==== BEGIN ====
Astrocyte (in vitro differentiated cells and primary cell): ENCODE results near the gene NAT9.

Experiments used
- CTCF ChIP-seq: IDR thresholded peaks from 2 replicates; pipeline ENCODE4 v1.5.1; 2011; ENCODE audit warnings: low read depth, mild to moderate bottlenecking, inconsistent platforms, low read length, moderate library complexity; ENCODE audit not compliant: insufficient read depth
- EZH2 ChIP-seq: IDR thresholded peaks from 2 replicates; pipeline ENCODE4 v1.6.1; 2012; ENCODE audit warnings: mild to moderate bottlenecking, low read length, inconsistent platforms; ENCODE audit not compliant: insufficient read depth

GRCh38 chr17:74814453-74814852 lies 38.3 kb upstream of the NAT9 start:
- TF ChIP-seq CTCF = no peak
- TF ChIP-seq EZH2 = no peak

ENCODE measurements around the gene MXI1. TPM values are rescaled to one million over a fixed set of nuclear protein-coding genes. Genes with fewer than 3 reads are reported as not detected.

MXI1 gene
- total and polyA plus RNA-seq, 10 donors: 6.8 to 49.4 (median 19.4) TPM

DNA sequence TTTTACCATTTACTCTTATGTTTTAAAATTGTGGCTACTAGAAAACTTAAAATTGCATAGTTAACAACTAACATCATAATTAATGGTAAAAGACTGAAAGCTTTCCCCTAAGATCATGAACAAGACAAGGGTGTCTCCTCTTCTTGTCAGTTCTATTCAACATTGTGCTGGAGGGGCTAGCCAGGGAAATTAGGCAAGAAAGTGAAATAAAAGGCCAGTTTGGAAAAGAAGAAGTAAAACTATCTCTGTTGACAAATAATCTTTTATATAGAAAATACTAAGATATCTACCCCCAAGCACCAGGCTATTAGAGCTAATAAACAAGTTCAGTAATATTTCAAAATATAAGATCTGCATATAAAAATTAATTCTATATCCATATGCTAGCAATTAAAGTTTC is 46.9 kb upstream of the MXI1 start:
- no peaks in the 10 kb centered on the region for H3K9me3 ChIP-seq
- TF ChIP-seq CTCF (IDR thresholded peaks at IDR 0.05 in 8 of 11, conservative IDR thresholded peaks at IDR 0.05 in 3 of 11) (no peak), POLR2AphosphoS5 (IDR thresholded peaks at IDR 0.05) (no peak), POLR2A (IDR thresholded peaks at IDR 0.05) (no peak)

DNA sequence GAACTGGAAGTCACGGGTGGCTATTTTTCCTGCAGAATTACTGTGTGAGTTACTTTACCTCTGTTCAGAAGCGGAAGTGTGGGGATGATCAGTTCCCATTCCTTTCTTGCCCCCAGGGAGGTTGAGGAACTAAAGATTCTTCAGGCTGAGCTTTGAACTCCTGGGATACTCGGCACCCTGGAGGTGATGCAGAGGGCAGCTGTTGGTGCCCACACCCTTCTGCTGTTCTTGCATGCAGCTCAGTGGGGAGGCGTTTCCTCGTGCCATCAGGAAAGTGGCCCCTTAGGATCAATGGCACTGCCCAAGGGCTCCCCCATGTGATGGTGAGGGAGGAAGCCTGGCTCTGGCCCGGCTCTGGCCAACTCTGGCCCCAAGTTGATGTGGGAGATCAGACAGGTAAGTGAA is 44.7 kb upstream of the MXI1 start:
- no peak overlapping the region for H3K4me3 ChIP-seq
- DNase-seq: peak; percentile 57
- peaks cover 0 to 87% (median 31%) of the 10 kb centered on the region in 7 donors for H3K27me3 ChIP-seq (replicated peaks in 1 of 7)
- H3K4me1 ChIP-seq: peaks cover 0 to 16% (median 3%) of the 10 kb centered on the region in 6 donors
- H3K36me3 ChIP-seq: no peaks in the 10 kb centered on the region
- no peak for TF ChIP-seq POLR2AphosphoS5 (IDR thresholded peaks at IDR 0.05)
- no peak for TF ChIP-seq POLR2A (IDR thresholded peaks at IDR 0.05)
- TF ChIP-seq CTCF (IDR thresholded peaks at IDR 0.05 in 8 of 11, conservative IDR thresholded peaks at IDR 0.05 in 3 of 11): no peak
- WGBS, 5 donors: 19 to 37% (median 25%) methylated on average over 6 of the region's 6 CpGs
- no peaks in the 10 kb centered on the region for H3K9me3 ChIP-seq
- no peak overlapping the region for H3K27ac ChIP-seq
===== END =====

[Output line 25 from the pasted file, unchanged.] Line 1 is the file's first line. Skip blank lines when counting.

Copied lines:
- no peak overlapping the region for H3K27ac ChIP-seq